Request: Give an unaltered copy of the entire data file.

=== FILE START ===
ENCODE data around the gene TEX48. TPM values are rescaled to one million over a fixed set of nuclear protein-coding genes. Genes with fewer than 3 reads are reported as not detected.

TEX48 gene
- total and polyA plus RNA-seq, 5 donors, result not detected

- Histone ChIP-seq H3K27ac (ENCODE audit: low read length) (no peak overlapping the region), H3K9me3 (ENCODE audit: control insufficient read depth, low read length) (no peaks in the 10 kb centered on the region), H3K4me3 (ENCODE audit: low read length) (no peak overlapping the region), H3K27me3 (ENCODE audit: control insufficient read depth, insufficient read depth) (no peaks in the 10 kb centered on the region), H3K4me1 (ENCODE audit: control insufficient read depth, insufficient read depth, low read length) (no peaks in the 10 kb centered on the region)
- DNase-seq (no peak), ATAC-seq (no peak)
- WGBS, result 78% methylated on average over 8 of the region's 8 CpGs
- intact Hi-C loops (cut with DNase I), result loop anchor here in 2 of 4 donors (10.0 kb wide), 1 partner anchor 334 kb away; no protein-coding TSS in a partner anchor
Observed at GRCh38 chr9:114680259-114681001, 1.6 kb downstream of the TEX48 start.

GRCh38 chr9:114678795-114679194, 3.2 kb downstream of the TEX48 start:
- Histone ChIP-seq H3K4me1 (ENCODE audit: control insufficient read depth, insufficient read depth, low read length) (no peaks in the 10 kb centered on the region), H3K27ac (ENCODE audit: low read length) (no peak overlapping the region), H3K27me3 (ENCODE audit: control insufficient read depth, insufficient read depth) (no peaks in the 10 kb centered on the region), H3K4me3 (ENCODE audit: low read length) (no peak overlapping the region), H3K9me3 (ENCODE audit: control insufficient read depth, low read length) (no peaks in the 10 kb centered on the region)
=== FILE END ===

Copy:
ENCODE data around the gene TEX48. TPM values are rescaled to one million over a fixed set of nuclear protein-coding genes. Genes with fewer than 3 reads are reported as not detected.

TEX48 gene
- total and polyA plus RNA-seq, 5 donors, result not detected

- Histone ChIP-seq H3K27ac (ENCODE audit: low read length) (no peak overlapping the region), H3K9me3 (ENCODE audit: control insufficient read depth, low read length) (no peaks in the 10 kb centered on the region), H3K4me3 (ENCODE audit: low read length) (no peak overlapping the region), H3K27me3 (ENCODE audit: control insufficient read depth, insufficient read depth) (no peaks in the 10 kb centered on the region), H3K4me1 (ENCODE audit: control insufficient read depth, insufficient read depth, low read length) (no peaks in the 10 kb centered on the region)
- DNase-seq (no peak), ATAC-seq (no peak)
- WGBS, result 78% methylated on average over 8 of the region's 8 CpGs
- intact Hi-C loops (cut with DNase I), result loop anchor here in 2 of 4 donors (10.0 kb wide), 1 partner anchor 334 kb away; no protein-coding TSS in a partner anchor
Observed at GRCh38 chr9:114680259-114681001, 1.6 kb downstream of the TEX48 start.

GRCh38 chr9:114678795-114679194, 3.2 kb downstream of the TEX48 start:
- Histone ChIP-seq H3K4me1 (ENCODE audit: control insufficient read depth, insufficient read depth, low read length) (no peaks in the 10 kb centered on the region), H3K27ac (ENCODE audit: low read length) (no peak overlapping the region), H3K27me3 (ENCODE audit: control insufficient read depth, insufficient read depth) (no peaks in the 10 kb centered on the region), H3K4me3 (ENCODE audit: low read length) (no peak overlapping the region), H3K9me3 (ENCODE audit: control insufficient read depth, low read length) (no peaks in the 10 kb centered on the region)